Photo: Visual/Photos
Parrot causes controversy (Illustration)
Photo: Visual/Photos

Injunction protects cussing parrot

Tel Aviv District Court issues restraining order forbidding Oren Zarif, owner of parrot that won’t stop swearing, from harming bird in any way upon petition from Let Animals Live foundation. Earlier, Zarif consults rabbinate, which sentenced bird to death or having his tongue severed

The Tel Aviv District Court issued an injunction forbidding Oren Zarif, owner of a parrot that won’t stop cussing, to harm the parrot in any way. The injunction was issued as per the request of the Let Animals Live foundation, headed by Etti Altman, after the story of Zarif’s parrot was published in Yedioth Ahronoth last week.


Zarif, a holistic doctor from Ramat Gan, acquired the parrot for NIS 15,000 from one of his patients, a religious man who was having problems with the parrot’s dirty mouth. When the original owner consulted his rabbi, the rabbi told him that since the parrots “sins and leads others to sin,” he should be put do death.


To prevent the cruel sentence from being carried out, Zarif adopted the parrot, but once it started screeching such unbecoming phrases as “maniac”, “homo” and “son of a bitch” at regular intervals, Zarif in turn consulted a rabbi. The second rabbi recommended the parrot either be put to death or have his tongue severed.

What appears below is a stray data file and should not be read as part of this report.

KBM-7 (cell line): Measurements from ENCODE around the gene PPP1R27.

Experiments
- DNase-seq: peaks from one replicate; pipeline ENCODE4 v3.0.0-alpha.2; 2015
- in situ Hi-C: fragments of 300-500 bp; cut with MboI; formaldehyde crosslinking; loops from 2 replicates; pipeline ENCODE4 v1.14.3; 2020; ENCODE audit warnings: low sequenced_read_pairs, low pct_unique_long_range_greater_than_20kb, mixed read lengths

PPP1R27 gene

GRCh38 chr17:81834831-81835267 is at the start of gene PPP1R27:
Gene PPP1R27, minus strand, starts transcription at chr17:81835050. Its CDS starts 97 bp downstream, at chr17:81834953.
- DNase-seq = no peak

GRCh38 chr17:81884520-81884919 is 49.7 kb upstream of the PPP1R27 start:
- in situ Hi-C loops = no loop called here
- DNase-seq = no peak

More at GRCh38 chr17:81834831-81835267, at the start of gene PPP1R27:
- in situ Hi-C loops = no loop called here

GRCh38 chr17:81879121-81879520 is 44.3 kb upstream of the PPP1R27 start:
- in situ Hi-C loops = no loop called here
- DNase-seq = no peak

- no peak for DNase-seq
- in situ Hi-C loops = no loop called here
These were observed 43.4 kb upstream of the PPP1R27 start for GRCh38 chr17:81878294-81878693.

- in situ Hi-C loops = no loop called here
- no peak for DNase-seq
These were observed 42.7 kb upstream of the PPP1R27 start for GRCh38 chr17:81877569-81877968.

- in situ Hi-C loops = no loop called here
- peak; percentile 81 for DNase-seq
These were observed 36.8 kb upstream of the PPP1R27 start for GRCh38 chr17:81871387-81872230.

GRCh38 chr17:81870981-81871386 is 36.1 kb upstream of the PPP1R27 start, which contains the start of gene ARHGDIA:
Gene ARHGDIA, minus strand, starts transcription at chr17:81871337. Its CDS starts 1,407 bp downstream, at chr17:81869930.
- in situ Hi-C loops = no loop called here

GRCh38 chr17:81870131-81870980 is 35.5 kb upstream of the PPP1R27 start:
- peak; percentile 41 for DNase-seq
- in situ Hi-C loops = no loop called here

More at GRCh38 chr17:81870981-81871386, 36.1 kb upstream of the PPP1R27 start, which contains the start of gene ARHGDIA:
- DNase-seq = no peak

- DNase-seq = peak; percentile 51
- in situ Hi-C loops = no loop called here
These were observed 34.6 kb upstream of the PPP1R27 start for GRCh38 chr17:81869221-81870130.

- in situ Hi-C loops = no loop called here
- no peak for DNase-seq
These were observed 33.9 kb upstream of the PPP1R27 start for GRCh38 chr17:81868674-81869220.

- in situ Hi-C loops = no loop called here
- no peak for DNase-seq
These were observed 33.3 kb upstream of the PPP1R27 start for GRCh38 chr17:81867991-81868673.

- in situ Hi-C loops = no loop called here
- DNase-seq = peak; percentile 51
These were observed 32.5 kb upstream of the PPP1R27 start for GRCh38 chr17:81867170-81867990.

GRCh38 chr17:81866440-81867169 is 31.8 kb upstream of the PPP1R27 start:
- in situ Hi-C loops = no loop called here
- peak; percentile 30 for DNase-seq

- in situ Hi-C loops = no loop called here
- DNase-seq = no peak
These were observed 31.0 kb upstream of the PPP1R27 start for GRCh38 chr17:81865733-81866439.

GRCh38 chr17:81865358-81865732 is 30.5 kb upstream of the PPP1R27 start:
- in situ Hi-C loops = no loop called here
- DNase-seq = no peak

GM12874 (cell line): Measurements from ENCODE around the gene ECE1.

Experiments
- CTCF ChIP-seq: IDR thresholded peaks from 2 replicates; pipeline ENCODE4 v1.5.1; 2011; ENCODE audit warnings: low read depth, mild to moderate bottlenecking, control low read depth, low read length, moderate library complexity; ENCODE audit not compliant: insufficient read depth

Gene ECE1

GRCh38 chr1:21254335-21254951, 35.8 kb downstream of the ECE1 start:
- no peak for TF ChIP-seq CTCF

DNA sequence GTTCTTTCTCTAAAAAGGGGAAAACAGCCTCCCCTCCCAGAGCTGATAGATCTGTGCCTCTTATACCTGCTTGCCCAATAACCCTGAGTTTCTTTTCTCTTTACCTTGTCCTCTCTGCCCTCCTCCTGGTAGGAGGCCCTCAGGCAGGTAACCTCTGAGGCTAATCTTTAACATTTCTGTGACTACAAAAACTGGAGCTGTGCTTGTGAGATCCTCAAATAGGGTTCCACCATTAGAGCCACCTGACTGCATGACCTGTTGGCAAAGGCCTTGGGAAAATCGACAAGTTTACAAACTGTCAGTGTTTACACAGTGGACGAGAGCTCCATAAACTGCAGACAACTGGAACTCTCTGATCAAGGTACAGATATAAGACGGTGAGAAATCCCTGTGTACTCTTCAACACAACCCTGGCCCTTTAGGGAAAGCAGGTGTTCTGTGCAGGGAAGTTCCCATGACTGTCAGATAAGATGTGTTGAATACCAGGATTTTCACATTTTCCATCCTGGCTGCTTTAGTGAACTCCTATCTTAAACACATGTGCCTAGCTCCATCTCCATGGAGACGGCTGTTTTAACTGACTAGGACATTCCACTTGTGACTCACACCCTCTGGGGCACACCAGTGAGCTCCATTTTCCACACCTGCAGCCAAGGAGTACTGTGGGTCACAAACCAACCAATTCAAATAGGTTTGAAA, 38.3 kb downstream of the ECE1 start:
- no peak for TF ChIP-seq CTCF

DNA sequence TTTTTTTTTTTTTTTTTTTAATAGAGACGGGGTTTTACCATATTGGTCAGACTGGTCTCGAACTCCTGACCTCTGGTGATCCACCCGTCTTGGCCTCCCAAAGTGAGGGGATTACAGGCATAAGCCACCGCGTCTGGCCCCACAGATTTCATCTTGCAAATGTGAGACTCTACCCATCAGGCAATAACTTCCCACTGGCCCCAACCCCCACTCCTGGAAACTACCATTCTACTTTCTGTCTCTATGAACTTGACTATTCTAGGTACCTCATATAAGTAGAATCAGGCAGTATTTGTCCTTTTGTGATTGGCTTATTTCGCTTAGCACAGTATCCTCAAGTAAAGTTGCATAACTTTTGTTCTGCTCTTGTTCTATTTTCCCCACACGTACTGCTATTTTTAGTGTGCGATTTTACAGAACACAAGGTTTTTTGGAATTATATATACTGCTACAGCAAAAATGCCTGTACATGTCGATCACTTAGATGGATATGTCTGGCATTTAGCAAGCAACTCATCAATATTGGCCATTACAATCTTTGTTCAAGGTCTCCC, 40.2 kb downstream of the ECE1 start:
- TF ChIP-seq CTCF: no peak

After being published in the media, the parrot’s story caused great waves among the public. Dozens of bodies and private citizens offered to take the parrot, and animal activists even protested in front of Zarif’s home in Ramat Hen hoping to prevent the bird from coming to any harm.


The Let Animals Live foundation did not waste any time and turned to the courts. In a petition filed through lawyer Koby Sudri, the foundation said that it informed Zarif of its willingness to adopt the gutter-mouthed bird, but he responded that if he failed to fulfill the rabbinate’s ruling, he would be boycotted by the Orthodox community and his business would suffer.


The petition also claimed that since there is a reasonable basis to assume the parrot will be subjected to suffering and cruelty, the court must interfere with a restraining order.


Judge Tzvi Kaspi acquiesced to the request and issued an injunction protecting the parrot from being harmed in any way. The order will apply until a further decision is made. In the next few days, a deliberation will be held and the parrot’s fate will be sealed by the court.


Zarif himself told Yedioth Ahronoth that he would respect any decision made by the court. He plans to attend the court session accompanied by the parrot in question.


פרסום ראשון: 06.04.06, 11:20
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